Excessive HDR Noise in the Single Image Process

Single image HDR processing is pretty cool.  It can give new life to some old photos that were taken at a time when HDR was never even a consideration for your images.  The one problem with single image processing is that you can get a lot of noise in your image that was never visible in the original RAW file.  Why is that?  Well that’s because the HDR process is trying to expand the tonal ranges that exist in your single image and, without a variation in exposures for the process to draw from, it has to try and expand the existing data.  This is especially troublesome in shadow and dark areas where noise that is not readily apparent is amplified.  This is especially true when you bump the detail in the microcontrast sliders in Photomatix tonemapping.  So here is an image that was originally shot in RAW.

Here is a 100% enlargement of part of the original.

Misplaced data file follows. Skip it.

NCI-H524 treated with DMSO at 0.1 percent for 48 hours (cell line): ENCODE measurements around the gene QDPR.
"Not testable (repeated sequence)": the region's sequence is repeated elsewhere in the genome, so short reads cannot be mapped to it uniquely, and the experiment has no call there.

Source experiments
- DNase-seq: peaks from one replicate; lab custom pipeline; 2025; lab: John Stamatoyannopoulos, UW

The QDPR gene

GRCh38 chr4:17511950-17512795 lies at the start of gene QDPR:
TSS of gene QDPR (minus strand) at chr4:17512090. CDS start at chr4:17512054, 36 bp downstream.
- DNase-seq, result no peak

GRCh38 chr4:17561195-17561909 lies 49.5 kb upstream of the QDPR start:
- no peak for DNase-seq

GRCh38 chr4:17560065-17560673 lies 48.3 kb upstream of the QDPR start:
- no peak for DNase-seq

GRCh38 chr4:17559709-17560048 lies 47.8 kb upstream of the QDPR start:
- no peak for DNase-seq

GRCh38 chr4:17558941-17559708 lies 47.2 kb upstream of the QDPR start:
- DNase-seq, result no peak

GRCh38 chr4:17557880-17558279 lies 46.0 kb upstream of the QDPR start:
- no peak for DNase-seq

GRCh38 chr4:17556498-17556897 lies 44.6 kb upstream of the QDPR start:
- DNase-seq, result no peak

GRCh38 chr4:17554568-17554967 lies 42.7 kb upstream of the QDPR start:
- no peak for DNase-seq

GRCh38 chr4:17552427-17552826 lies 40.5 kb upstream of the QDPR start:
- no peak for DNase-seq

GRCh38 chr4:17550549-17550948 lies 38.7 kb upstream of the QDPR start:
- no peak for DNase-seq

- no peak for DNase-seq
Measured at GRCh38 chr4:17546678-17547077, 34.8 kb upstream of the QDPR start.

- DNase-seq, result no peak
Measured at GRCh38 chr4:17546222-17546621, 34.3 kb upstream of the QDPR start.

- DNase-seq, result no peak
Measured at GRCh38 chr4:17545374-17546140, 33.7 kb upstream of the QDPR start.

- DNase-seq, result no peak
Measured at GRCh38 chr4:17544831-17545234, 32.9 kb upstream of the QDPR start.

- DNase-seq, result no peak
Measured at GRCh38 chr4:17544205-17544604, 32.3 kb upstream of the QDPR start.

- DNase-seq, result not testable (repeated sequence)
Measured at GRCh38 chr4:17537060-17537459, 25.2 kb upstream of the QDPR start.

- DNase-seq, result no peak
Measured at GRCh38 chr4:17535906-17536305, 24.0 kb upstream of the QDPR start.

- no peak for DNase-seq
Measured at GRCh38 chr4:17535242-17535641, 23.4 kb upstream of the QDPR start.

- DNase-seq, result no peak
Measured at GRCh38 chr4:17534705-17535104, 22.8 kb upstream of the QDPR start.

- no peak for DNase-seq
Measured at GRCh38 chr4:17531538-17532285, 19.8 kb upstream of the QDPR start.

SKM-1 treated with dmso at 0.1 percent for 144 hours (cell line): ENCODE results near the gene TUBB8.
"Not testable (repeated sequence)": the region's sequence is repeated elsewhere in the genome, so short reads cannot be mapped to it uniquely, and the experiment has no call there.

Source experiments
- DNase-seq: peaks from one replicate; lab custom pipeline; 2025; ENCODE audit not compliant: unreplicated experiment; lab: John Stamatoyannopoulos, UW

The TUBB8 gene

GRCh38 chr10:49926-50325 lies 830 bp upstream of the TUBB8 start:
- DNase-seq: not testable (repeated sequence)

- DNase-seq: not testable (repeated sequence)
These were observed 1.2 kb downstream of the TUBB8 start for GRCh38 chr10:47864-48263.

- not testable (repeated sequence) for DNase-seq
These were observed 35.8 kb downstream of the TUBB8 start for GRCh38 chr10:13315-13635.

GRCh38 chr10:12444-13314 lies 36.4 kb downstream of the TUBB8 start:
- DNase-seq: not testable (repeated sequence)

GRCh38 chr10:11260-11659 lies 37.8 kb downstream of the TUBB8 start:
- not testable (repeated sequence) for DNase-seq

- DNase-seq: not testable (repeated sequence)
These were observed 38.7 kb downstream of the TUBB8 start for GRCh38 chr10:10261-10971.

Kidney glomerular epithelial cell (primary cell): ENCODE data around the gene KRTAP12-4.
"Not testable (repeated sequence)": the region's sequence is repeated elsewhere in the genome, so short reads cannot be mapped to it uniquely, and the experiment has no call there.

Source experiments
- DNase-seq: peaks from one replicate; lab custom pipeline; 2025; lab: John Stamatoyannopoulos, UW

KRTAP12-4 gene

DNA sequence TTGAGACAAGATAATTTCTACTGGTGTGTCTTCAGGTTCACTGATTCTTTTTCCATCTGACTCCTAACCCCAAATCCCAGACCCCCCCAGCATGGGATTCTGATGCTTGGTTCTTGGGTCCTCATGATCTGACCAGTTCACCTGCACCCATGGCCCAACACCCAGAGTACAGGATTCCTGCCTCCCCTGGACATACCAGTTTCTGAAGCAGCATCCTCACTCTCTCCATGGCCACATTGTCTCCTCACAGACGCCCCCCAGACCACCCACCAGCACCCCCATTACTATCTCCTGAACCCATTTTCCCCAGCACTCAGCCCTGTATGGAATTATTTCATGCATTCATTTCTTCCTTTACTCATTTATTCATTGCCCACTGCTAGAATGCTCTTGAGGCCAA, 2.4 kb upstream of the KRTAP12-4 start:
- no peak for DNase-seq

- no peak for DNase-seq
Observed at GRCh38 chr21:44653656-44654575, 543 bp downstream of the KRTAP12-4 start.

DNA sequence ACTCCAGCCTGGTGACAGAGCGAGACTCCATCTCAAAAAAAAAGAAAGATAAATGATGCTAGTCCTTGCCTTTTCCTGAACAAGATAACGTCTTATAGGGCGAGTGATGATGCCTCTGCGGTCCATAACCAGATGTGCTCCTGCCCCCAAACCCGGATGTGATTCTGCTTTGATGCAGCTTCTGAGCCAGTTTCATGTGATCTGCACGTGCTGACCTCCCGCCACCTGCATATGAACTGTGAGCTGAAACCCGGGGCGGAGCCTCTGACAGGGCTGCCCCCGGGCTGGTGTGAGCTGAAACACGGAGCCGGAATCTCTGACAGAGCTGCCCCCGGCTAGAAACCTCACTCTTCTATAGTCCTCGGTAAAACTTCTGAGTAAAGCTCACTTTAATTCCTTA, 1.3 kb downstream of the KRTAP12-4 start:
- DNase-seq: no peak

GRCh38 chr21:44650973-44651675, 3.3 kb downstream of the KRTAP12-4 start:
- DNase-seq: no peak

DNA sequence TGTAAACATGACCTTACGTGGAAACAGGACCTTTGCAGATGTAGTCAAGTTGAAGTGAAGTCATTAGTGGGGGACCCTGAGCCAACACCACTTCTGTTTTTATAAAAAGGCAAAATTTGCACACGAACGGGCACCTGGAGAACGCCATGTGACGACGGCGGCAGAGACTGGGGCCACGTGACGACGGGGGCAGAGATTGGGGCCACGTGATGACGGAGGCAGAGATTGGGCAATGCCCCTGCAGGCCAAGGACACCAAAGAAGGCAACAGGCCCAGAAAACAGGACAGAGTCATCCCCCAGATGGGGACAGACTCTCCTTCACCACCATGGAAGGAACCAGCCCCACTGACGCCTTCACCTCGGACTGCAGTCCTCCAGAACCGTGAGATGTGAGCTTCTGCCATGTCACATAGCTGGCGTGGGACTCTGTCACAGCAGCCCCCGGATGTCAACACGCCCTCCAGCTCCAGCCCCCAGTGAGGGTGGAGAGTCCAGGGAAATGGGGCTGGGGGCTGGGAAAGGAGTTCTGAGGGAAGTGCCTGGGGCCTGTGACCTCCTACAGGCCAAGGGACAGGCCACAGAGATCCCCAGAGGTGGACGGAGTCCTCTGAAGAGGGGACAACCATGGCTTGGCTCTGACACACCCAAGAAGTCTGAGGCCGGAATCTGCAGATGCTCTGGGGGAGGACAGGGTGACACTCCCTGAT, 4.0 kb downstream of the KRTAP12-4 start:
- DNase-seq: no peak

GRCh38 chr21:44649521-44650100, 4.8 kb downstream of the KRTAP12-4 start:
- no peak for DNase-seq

Now here is the tonemapped version of the file that was converted as a single image and then tonemapped in Photomatix.

Let’s look at this image at 100% to see the elevated noise levels.

You can see in the sky area that the noise levels have risen to a very high level as a result of the HDR and tonemapping process.  So is there any way to combat this?  Well, there are probably a few ways but the way that I deal with it is to run a good noise reduction program on the image such as Nik Define 2.0.  This Photoshop plug-in is very powerful stuff and it also places the noise-reduced version into your document as a separate layer that can then be masked to put detail back into the image as needed.

Here is the same image after running it through Define and giving it a few more tweaks in Lightroom.

And the same image at 100%.

You can see that the noise levels in the sky have been dramatically reduced.  Now that you know about the noise issue from single image processing, you can combat it in your camera by shooting enough exposures to get good detail in your shadows, which will reduce this noise substantially in your tonemapping.

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